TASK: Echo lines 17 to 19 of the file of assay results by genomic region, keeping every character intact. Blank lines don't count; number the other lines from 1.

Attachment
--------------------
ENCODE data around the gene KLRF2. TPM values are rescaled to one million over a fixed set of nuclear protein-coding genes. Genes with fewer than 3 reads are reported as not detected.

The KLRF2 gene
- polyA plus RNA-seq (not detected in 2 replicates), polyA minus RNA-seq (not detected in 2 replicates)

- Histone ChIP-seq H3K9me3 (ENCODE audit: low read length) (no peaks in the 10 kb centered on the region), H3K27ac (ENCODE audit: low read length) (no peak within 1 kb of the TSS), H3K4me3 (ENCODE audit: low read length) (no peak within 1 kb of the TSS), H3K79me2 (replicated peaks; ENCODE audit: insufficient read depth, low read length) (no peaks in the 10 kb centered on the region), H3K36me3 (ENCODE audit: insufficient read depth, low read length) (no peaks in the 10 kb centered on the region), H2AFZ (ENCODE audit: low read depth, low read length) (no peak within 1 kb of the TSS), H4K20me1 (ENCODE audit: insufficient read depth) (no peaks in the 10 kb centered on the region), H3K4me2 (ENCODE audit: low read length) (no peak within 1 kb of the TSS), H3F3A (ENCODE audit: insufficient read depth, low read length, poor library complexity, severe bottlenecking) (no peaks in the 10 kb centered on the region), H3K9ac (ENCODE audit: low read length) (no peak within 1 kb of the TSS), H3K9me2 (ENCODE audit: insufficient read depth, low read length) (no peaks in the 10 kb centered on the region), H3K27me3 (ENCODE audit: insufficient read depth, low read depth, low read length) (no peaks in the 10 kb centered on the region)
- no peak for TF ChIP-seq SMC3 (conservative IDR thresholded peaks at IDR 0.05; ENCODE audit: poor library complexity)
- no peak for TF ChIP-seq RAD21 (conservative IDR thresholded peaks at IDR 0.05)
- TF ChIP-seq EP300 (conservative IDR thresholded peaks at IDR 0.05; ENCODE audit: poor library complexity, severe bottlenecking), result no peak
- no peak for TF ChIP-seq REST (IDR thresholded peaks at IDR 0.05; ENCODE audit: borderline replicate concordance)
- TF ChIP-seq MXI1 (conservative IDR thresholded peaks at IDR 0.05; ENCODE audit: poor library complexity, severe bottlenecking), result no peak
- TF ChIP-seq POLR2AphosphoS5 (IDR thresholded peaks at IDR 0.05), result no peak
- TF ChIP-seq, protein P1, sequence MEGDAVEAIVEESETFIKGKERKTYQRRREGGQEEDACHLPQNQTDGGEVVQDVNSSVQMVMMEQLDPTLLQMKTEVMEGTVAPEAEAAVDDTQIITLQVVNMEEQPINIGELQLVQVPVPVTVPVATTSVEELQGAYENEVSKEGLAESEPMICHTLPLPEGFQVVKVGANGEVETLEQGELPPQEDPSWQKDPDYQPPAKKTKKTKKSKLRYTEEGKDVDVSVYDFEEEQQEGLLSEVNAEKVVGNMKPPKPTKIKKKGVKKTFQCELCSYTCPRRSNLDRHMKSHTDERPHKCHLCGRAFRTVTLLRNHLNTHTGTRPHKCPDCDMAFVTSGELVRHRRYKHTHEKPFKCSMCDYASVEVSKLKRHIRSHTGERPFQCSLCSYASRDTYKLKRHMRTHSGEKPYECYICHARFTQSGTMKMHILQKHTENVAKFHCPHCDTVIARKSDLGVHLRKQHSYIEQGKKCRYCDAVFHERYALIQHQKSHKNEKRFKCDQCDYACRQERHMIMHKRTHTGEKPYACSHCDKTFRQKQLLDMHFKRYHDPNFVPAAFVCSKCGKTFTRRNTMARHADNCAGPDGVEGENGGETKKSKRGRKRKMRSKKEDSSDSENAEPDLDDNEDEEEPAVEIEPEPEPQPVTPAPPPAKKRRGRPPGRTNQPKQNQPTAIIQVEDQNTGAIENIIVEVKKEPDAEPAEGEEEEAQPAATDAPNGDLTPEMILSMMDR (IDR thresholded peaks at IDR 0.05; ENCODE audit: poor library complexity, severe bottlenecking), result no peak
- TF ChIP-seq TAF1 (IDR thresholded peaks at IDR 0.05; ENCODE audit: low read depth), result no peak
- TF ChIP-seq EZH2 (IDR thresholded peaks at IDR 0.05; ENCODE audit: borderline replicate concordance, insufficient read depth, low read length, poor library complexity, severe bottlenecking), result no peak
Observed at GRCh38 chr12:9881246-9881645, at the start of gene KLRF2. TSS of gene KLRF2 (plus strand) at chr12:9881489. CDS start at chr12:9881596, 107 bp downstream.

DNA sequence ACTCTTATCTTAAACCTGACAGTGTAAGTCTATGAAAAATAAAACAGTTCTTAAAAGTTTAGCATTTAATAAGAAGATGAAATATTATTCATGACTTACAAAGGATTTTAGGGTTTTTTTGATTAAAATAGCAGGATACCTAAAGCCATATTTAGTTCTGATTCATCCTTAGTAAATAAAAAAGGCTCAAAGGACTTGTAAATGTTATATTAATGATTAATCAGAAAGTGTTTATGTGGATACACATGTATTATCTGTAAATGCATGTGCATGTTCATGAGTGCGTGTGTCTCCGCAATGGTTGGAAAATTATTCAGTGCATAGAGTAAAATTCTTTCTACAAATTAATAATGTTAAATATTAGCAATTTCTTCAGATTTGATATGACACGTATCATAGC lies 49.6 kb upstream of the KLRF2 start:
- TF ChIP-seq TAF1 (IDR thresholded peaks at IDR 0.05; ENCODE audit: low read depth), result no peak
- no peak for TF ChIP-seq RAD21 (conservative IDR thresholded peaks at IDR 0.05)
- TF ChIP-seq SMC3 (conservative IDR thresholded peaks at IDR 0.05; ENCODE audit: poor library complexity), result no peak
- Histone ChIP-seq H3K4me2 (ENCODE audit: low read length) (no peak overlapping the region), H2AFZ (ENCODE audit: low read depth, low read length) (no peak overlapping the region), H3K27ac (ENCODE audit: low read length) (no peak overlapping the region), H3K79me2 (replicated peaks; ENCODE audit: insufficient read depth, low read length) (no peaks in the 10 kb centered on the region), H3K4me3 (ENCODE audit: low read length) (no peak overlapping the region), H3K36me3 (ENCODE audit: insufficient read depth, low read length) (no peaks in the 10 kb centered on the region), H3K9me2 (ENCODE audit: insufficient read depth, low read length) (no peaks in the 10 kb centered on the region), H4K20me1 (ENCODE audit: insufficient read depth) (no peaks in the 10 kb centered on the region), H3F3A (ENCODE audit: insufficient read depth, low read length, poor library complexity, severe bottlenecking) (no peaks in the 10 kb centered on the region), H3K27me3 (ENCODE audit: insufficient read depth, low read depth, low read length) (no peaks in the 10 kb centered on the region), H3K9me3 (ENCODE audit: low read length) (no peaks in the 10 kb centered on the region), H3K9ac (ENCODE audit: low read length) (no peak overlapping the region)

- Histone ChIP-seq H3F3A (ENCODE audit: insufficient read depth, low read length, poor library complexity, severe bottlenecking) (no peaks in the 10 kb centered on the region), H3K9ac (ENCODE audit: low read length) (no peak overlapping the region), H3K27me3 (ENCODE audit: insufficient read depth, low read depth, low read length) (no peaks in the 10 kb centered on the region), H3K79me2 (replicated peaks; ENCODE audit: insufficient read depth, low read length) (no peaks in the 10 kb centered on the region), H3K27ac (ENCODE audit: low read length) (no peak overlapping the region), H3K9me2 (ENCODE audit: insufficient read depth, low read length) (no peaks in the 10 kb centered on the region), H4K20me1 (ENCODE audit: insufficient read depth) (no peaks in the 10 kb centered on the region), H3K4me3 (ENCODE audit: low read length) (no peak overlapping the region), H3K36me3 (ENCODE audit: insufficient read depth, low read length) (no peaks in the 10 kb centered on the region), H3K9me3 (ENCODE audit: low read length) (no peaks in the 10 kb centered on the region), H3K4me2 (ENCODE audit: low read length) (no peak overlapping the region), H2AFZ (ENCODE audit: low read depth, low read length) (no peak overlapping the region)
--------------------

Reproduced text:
- no peak for TF ChIP-seq RAD21 (conservative IDR thresholded peaks at IDR 0.05)
- TF ChIP-seq SMC3 (conservative IDR thresholded peaks at IDR 0.05; ENCODE audit: poor library complexity), result no peak
- Histone ChIP-seq H3K4me2 (ENCODE audit: low read length) (no peak overlapping the region), H2AFZ (ENCODE audit: low read depth, low read length) (no peak overlapping the region), H3K27ac (ENCODE audit: low read length) (no peak overlapping the region), H3K79me2 (replicated peaks; ENCODE audit: insufficient read depth, low read length) (no peaks in the 10 kb centered on the region), H3K4me3 (ENCODE audit: low read length) (no peak overlapping the region), H3K36me3 (ENCODE audit: insufficient read depth, low read length) (no peaks in the 10 kb centered on the region), H3K9me2 (ENCODE audit: insufficient read depth, low read length) (no peaks in the 10 kb centered on the region), H4K20me1 (ENCODE audit: insufficient read depth) (no peaks in the 10 kb centered on the region), H3F3A (ENCODE audit: insufficient read depth, low read length, poor library complexity, severe bottlenecking) (no peaks in the 10 kb centered on the region), H3K27me3 (ENCODE audit: insufficient read depth, low read depth, low read length) (no peaks in the 10 kb centered on the region), H3K9me3 (ENCODE audit: low read length) (no peaks in the 10 kb centered on the region), H3K9ac (ENCODE audit: low read length) (no peak overlapping the region)